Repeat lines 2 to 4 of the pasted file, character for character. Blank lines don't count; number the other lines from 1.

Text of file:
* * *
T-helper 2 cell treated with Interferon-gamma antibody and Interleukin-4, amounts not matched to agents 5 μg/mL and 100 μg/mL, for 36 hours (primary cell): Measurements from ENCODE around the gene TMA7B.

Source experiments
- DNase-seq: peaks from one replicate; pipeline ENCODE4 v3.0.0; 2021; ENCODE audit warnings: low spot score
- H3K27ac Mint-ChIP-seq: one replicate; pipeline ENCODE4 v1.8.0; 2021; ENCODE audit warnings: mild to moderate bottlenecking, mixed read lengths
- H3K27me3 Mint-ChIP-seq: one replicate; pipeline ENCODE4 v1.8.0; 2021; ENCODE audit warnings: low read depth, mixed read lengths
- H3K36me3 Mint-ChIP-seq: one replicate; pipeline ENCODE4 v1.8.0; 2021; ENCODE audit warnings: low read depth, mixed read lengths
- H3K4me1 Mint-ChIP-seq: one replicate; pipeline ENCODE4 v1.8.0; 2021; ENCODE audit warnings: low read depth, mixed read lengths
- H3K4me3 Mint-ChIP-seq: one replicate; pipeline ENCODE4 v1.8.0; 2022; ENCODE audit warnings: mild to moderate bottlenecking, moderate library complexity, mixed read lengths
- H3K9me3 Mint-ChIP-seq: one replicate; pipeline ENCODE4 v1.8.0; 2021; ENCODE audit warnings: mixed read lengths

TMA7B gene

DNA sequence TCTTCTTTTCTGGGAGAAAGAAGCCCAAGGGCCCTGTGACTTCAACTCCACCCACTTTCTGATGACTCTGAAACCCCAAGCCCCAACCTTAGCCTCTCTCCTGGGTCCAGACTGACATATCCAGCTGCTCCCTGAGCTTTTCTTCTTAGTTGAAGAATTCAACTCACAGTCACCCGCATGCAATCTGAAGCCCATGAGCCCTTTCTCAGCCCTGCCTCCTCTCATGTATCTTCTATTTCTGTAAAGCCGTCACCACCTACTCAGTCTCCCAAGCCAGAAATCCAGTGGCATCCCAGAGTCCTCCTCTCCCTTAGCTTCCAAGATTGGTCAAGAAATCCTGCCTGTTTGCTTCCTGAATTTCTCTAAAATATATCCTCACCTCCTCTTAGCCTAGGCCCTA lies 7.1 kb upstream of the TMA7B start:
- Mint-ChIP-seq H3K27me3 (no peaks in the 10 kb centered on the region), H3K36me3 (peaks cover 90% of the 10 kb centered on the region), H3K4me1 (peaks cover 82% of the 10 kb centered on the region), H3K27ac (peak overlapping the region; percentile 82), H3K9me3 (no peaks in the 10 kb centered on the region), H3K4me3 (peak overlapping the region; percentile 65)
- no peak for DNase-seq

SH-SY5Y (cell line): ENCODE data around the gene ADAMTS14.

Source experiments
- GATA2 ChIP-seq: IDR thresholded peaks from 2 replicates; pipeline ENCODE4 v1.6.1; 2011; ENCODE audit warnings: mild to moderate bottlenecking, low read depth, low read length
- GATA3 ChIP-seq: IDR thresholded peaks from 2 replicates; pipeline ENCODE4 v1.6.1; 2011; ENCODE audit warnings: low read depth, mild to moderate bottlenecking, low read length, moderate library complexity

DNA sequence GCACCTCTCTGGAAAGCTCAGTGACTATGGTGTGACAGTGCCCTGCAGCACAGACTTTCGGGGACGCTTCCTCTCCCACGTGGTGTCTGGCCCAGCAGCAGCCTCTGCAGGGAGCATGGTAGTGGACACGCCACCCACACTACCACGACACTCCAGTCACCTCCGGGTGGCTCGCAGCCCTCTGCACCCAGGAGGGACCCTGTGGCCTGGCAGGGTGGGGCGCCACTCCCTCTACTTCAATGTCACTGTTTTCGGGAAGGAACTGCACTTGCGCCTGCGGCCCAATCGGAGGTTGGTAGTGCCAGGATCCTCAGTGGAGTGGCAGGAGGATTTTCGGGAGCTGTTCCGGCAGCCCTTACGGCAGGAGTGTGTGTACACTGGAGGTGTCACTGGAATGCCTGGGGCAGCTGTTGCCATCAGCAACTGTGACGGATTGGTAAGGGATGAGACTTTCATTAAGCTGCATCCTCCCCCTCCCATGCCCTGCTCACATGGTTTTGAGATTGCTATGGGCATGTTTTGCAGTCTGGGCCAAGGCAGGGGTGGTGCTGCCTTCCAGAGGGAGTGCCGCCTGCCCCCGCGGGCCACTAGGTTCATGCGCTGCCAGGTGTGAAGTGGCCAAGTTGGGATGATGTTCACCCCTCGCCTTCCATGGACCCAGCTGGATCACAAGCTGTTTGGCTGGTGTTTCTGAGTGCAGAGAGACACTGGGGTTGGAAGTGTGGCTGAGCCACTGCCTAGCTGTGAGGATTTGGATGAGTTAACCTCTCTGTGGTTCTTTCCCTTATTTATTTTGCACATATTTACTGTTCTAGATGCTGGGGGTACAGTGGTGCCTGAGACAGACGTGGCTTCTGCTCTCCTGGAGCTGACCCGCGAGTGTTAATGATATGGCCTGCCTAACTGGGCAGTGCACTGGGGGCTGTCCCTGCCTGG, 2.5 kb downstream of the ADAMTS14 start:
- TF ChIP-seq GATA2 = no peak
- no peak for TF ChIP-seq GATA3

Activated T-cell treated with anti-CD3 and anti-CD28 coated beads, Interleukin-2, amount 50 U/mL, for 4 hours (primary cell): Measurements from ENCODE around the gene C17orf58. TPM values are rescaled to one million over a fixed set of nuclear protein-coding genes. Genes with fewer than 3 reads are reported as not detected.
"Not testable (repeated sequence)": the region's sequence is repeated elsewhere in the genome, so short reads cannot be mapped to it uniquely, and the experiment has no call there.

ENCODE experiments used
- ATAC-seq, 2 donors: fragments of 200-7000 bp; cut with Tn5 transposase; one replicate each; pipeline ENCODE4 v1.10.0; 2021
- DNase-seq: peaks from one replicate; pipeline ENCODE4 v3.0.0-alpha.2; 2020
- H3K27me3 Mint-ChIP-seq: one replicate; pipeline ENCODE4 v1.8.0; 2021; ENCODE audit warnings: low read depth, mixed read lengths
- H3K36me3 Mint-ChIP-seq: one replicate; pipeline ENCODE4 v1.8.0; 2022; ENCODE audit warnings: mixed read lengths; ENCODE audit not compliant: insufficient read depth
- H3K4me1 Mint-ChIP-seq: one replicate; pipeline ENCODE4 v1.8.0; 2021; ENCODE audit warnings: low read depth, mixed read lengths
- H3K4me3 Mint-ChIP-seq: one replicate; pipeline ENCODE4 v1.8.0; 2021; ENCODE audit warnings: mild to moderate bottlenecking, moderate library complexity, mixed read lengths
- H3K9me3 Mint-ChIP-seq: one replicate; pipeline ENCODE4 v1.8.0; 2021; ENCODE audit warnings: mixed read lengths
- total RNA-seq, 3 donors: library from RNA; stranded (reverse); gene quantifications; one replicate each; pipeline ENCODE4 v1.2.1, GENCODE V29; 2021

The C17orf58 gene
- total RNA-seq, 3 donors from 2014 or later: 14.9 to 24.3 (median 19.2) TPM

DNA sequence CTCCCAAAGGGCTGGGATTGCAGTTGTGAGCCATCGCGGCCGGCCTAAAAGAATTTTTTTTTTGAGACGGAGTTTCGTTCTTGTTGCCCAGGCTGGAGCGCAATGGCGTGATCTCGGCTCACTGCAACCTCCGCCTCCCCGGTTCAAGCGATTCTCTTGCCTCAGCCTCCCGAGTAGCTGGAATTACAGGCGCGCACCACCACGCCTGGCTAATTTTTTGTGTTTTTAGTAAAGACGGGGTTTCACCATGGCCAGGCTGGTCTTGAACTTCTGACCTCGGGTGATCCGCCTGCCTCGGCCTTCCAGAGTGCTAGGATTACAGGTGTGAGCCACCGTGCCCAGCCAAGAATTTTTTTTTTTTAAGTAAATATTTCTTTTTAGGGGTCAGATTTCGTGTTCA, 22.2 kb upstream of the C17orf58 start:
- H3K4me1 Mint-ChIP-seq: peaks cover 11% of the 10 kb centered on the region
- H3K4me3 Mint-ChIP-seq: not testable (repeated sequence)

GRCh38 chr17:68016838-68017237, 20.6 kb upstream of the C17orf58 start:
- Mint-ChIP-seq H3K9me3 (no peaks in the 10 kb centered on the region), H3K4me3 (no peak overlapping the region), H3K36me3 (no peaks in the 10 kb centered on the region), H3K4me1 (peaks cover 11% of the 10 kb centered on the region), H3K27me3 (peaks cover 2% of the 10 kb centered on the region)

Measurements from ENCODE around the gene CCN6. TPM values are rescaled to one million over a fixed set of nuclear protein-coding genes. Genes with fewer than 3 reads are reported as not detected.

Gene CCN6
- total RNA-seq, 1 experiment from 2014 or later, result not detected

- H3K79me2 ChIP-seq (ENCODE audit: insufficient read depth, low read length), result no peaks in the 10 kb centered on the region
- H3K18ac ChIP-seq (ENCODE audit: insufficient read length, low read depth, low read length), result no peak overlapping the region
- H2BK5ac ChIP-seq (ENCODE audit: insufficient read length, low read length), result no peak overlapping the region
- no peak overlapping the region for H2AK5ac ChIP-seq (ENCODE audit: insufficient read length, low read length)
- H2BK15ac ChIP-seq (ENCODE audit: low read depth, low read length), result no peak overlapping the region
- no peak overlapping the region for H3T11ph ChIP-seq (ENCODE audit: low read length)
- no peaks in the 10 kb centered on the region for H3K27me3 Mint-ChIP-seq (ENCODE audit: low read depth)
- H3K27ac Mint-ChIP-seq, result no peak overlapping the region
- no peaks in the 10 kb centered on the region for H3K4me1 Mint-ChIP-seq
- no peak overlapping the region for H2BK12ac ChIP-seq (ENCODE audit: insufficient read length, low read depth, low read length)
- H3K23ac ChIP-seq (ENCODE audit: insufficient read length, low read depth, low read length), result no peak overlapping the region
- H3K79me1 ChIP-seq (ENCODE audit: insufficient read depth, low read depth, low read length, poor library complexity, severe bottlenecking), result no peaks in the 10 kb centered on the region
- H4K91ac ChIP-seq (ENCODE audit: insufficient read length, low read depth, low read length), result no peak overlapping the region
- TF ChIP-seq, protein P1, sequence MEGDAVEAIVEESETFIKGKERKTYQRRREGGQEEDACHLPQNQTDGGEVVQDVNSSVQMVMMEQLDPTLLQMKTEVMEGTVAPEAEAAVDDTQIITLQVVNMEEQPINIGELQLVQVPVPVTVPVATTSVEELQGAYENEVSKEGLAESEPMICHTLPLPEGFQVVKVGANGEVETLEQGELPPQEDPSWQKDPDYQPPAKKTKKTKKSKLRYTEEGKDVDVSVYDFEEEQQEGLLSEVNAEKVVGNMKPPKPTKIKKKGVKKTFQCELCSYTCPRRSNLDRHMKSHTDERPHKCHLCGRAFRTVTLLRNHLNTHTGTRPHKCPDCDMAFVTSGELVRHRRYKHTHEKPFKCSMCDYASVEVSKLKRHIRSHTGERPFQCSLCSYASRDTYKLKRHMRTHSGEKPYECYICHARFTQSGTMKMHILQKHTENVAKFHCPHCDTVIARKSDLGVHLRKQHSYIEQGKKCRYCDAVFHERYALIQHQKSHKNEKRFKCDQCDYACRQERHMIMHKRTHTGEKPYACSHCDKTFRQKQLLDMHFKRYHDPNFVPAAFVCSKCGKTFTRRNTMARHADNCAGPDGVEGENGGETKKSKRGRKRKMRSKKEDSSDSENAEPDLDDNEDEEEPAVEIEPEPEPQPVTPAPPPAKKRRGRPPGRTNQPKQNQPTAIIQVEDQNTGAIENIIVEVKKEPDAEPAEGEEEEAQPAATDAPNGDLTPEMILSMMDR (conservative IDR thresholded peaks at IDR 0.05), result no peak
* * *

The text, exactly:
Source experiments
- DNase-seq: peaks from one replicate; pipeline ENCODE4 v3.0.0; 2021; ENCODE audit warnings: low spot score
- H3K27ac Mint-ChIP-seq: one replicate; pipeline ENCODE4 v1.8.0; 2021; ENCODE audit warnings: mild to moderate bottlenecking, mixed read lengths